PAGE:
Subscribe to our mailing list

* indicates required







We seek to provide information, insights and direction that may enable the Financial Community to effectively and efficiently operate in a regulatory risk-free environment by curating content from all over the web.


Stay Informed with the latest fanancialish news.




Regulatory Sanctions

Hedge Fund Adviser Fined $5Mn for Allowing Traders to Game Valuations

June 6, 2019

by Howard Haykin


A private fund manager in the mortgage-backed securities space will pay a $5Mn penalty to settle SEC charges that it failed to adopt and implement adequate compliance policies and procedures for properly valuing certain securities in its flagship hedge fund. The fund manager’s Chief Investment Officer (CIO) will pay a $250,000 penalty.


Deer Park Road Management Company is a Colorado-based RIA that primarily focuses on investments in distressed securities, largely through its flagship hedge fund, STS Partners Fund LP (“STS”). As of December 31, 2017, Deer Park managed over $2.5 billion in assets.


From 2009 through 2014, STS’ returns exceeded 20% each year, and from 2009, STS did not have a losing month for over 80 consecutive months, until around October 2015. Consequently, Deer Park during this period was ranked as one of the top and “most consistent performing” hedge funds in the country. It was during this time – and particularly from October 2012 through December 2015 (the “Relevant Period”) – that Deer Park drew many new investments into STS, and the fund’s assets under management grew from several hundred million dollars to more than $1.5 billion as the fund accumulated over 1,800 unique bonds into the STS portfolio.



WHAT WENT WRONG.    That explosive growth and the desire to prolong the "monthly winning streak" appear to have played unwitting and intentional roles in Deer Park’s failure to accurately value the STS portfolio of investments.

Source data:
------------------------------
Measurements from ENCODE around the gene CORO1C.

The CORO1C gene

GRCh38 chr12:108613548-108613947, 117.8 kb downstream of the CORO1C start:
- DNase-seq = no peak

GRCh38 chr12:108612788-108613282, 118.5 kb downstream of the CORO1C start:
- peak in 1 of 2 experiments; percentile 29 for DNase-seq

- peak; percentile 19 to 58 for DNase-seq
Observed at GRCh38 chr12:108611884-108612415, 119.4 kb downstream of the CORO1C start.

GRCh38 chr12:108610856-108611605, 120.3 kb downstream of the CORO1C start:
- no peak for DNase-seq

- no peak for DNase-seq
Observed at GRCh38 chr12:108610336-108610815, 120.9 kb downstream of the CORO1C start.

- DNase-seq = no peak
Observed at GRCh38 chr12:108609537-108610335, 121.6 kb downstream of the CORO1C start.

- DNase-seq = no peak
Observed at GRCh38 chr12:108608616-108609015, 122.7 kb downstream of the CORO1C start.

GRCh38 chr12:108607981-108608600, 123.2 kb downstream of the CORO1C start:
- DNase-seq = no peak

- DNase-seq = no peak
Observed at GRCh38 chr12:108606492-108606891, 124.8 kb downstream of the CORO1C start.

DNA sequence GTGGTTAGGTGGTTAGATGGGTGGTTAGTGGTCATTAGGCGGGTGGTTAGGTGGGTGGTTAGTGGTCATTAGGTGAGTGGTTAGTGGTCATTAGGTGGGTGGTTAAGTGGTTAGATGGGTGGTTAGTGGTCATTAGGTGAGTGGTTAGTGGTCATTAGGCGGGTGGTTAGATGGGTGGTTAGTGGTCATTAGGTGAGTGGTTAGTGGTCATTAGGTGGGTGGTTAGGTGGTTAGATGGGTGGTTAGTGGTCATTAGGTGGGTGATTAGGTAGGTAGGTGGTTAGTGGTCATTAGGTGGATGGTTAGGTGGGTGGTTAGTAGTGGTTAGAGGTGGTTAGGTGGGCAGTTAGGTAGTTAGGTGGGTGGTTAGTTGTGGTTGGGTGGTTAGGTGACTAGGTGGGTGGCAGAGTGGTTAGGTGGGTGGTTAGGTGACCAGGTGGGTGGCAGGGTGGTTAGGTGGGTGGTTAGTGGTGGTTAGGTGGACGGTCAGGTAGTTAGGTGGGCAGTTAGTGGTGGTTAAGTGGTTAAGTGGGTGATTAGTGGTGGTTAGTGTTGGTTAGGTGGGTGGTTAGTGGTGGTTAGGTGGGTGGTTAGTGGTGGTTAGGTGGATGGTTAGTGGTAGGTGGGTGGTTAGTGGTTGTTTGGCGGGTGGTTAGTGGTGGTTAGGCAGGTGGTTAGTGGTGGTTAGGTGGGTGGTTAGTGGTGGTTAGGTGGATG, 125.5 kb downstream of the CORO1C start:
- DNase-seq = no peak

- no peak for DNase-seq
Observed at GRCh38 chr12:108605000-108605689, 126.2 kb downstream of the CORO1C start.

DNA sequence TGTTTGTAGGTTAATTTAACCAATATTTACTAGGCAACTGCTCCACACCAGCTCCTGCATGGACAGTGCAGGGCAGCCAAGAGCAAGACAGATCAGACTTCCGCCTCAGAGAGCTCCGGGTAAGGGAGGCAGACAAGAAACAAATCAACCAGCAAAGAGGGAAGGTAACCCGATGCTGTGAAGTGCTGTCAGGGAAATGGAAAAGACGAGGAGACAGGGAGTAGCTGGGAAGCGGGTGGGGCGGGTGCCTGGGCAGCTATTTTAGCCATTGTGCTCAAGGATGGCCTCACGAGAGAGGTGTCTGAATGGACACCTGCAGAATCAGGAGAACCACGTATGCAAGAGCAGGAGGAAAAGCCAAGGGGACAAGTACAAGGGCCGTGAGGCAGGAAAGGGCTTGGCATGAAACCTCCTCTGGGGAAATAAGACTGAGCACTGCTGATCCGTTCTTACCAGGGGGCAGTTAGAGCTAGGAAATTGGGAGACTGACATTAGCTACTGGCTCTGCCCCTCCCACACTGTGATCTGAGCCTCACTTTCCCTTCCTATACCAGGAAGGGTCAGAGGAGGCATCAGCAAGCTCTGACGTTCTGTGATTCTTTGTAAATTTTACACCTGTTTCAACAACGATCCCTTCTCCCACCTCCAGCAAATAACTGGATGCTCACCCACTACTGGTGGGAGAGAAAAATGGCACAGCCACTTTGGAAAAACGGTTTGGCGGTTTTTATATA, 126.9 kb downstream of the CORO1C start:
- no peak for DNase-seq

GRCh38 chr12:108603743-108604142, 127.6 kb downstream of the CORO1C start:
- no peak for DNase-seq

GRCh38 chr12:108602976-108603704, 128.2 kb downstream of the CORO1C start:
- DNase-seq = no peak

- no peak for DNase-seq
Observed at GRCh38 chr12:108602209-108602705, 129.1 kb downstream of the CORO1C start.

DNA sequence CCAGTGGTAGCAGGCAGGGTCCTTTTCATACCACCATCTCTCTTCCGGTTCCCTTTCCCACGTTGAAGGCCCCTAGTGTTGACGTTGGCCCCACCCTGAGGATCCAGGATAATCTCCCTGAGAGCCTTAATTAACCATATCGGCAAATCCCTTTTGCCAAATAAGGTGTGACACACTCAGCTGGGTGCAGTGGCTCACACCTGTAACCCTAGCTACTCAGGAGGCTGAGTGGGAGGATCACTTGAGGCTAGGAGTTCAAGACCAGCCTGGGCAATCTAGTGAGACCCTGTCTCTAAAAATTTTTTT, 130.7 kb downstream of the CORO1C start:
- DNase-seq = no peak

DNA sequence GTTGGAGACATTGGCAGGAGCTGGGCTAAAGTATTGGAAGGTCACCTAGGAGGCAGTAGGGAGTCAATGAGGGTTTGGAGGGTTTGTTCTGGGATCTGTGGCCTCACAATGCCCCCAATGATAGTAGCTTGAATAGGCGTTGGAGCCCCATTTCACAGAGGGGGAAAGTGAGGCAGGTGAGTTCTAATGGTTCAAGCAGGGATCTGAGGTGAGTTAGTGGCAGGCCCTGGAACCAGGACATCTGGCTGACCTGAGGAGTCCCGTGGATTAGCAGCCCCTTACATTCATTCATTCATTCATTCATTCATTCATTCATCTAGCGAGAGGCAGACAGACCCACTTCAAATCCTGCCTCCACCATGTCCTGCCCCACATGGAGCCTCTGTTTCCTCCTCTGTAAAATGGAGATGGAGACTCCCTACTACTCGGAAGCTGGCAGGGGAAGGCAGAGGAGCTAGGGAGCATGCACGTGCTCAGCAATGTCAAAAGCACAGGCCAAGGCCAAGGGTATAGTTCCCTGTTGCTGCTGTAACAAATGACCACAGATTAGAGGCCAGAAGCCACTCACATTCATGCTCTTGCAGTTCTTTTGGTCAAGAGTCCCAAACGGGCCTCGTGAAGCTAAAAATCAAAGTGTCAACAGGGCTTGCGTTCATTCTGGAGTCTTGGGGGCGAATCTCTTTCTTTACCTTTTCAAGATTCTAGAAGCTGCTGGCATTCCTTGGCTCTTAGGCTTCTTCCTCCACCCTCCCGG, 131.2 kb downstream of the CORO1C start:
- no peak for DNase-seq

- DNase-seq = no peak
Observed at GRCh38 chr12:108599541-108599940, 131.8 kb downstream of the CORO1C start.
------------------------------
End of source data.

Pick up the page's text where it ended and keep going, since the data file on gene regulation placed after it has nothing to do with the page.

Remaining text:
• A significant number of securities in the STS portfolio were not valued using a 3rd party pricing vendor’s price, but instead priced by the CIO whose final valuations were based on traders’ preliminary assessments.


  • Deer Park may have undervalued certain residential mortgage-backed securities (“RMBS”) in the STS portfolio by failing to maximize relevant observable inputs - e.g., trade prices - and instead utilizing traders’ contemporaneous explanations that included references to market activity at a higher price than the valuation and “sell[ing] for a profit when needed.”


  • The CIO approved valuations that the traders flagged as “undervalued” with notations to “mark-up gradually.” 


  • Deer Park failed to guard against its traders’ providing inaccurate information to a pricing vendor and then using the prices it got back to value bonds. 


  • Deer Park’s Risk Management Committee (”RMC”), charged with overseeing valuation, was comprised of the principal’s relatives and others who lacked relevant expertise. For most of the Relevant Period, the RMC consisted of ...
  • (i) the firm’s CCO (a former geochemist and brother-in-law of a portfolio manager with no relevant experience in bond valuation); (ii) the firm’s CFO (a former bookkeeper and tax accountant at a small accounting firm with no prior experience in bond valuation); and, (iii) another relative of the portfolio manager (an attorney with no expertise in bond valuation).



Deer Park was found to have willfully violated Section 206(4) of the Advisers Act and Rule 206(4)-7 thereunder. Proof of scienter is not required to establish a violation of Section 206(4) of the Advisers Act and Rule 206(4)-7 thereunder. The CIO was a cause of Deer Park’s violations.
  • Section 206(4) makes it is unlawful for any investment advisor … to engage in any act, practice, or course of business which is fraudulent, deceptive, or manipulative. The Commission shall, for the purposes of this paragraph (4) by rules and regulations define, and prescribe means reasonably designed to prevent, such acts, practices, and courses of business as are fraudulent, deceptive, or manipulative.
  • Rule 206(4)-7 requires an investment advisory firm to adopt and implement written compliance policies and procedures, perform an annual review, and designate a Chief Compliance Officer (CCO).
IN ADDITION TO THE MONETARY PENALTIES ... Deer Park took or agreed to undertake the following remedial efforts: (i) hiring a new CCO with relevant expertise in compliance and valuation; (ii) revising its valuation policy and procedures; (iii) employing the services of an Independent Compliance Consult to comprehensively review its deficient policies and procedures, and to implement that consultant's recommendations.



[For further details on this case, click on SEC Order]